To evaluate in vivo tumor treatment with human iaIL-12, the E7 TCR xenograft model was used. In this model, a subcutaneous, established, human cervical cancer that expresses HPV E7 (CaSki) is treated with human E7 TCR gene-engineered T cells (E7 TCR-T cells).20 Treatment with E7 TCR-T cells coexpressing iaIL-12 resulted in greater tumor regression than treatment with E7 TCR-T cells coexpressing the negative control (iGFP; figure 7A). Interestingly, treatment with isIL-12 but not with iaIL-12 resulted in high serum levels of IL-12 (figure 7B), and mice treated with isIL-12 but not iaIL-12 died or had to be euthanized after day 15 because of toxicity. Serum levels of IL-12 were not increased in mice treated with iaIL-12 (figure 7B). In summary, in this model, iaIL-12 enhanced treatment efficacy with human tumor-specific T cells and did not increase serum IL-12 levels.
IL-12 is a proinflammatory cytokine with a central role in bridging innate and adaptive immunity. IL-12 has long held promise for cancer immunotherapy; however, thus far, its clinical use has been limited by toxic side effects.11 12 21 The data presented here support the safety and efficacy of a new therapeutic delivery system in which IL-12 is preferentially targeted to the tumor via tumor-specific T cells, and IL-12 toxicity is attenuated by restricting its localization to the T-cell surface. One limitation of this study is that toxicity was assessed by body weight and systemic cytokine levels; other toxicology studies were not performed.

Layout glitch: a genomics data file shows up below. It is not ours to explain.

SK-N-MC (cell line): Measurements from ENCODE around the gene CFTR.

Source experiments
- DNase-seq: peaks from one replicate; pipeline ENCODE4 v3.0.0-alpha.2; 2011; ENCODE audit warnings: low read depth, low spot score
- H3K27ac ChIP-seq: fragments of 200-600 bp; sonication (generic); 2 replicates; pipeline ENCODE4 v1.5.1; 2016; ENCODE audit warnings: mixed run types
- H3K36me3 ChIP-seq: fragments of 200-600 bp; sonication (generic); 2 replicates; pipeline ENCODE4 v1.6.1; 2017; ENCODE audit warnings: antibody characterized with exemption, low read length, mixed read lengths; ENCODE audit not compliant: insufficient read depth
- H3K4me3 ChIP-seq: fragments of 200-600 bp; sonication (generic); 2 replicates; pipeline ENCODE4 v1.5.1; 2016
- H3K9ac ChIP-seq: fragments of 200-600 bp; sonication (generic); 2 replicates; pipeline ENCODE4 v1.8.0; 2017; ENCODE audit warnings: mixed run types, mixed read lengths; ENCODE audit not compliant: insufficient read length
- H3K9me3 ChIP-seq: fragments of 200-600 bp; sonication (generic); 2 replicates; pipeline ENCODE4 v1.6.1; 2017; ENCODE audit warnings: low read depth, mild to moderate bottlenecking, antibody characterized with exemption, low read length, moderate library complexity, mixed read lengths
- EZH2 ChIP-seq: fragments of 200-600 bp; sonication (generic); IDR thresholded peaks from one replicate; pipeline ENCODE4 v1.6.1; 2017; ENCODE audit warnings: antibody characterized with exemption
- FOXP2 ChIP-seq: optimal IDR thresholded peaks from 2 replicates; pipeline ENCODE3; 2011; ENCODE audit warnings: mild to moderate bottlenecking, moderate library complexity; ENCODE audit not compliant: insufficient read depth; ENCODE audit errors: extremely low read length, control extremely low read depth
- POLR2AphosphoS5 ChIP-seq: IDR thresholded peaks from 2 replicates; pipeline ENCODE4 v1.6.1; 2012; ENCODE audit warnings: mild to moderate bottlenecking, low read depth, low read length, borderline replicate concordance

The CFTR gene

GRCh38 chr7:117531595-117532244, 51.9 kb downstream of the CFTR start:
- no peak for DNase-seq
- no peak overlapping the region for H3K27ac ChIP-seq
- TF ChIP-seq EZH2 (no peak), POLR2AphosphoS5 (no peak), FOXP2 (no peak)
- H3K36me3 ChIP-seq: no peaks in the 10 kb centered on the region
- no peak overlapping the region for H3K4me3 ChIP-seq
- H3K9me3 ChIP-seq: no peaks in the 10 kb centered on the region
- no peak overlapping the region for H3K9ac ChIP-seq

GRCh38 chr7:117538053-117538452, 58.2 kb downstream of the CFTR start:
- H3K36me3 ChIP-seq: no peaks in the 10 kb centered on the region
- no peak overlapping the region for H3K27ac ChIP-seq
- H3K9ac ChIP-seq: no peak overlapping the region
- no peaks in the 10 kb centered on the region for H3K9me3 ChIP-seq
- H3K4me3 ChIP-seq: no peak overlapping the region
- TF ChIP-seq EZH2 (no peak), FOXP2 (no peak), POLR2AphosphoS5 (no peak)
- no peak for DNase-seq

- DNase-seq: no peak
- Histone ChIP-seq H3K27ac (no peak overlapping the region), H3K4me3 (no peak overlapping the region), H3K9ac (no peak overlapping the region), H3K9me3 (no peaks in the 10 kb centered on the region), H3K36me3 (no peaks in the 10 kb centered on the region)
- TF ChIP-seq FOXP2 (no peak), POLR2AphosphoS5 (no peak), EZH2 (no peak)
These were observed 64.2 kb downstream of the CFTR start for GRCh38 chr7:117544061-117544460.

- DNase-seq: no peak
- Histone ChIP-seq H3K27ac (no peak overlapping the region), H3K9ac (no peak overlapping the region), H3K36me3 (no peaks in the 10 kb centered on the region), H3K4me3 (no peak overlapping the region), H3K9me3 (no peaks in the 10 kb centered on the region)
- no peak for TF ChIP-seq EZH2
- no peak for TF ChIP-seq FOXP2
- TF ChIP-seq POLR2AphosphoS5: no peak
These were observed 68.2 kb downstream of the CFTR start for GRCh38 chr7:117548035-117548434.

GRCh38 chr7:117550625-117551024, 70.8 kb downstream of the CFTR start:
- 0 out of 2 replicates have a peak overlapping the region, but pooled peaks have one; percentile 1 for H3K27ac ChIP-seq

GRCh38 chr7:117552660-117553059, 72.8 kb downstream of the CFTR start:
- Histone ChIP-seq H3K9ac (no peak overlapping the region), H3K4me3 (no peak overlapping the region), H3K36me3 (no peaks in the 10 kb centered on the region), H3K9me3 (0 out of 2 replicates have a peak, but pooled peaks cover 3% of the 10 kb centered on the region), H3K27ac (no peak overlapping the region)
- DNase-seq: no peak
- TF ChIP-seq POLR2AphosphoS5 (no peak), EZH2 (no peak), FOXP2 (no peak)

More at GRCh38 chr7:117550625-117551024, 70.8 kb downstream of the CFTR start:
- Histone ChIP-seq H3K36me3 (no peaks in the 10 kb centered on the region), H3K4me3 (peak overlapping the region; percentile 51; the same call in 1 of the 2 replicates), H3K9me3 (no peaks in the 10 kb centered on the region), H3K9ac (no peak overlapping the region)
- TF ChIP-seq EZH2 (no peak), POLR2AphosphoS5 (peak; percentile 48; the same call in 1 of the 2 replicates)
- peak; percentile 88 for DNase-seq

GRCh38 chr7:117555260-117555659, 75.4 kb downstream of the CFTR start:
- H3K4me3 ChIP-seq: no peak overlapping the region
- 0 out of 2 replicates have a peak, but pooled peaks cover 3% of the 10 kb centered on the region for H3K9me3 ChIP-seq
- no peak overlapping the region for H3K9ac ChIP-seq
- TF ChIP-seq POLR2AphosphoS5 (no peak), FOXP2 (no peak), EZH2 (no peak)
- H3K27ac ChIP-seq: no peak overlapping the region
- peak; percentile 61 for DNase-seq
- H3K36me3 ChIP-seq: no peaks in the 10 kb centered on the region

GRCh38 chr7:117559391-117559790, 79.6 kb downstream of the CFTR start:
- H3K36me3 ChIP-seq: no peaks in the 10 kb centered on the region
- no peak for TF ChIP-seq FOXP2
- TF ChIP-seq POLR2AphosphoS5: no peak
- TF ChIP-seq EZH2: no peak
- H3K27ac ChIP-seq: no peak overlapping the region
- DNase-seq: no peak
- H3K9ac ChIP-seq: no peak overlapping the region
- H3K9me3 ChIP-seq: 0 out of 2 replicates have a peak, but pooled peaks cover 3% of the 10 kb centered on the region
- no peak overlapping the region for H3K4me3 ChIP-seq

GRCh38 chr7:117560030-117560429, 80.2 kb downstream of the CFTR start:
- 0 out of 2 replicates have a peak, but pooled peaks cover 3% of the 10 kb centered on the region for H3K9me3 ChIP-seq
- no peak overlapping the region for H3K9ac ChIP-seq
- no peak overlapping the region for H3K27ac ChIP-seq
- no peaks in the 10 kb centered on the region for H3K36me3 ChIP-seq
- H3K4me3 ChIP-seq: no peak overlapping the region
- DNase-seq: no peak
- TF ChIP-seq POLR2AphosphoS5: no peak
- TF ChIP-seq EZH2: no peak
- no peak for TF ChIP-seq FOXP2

Various systems have been proposed to harness the therapeutic potential of IL-12, including (1) tumor-directed delivery (2) regulated IL-12 gene expression, and (3) sequestration of IL-12 to the delivery site. Implementation of these strategies has been facilitated by a fusion protein in which the two IL-12 subunits are linked by a polypeptide connector, permitting expression of IL-12 from a single open reading frame.18 In humans, tumor-directed therapy has principally been achieved by intratumoral injection22–27 or by T-cell-mediated delivery, as in one clinical trial.14 Various methods to improve IL-12-based therapy by controlling gene expression have also been proposed, including the use of an NFAT promoter16 28 or a small-molecule gene-activation system.29 The advantages of this system include use of a relatively small genetic construct and the absence of a requirement for systemic administration of a gene-activating small molecule. A disadvantage to this system is that the levels of iaIL-12 gene expression are not precisely controlled, and there is a measure of basal iaIL-12 expression (figure 6B). Methods of sequestering IL-12 to the site of delivery have also been investigated. A membrane-anchored IL-12 molecule was previously studied in a model of intratumoral injection of an adenoviral vector.30 Another strategy that has been described is deletion of the N-terminal signal peptide to prevent secretion of IL-12 from cells.31 In the present study, the B7-1 TM appeared to serve as an effective membrane anchor that limited systemic exposure and toxicity.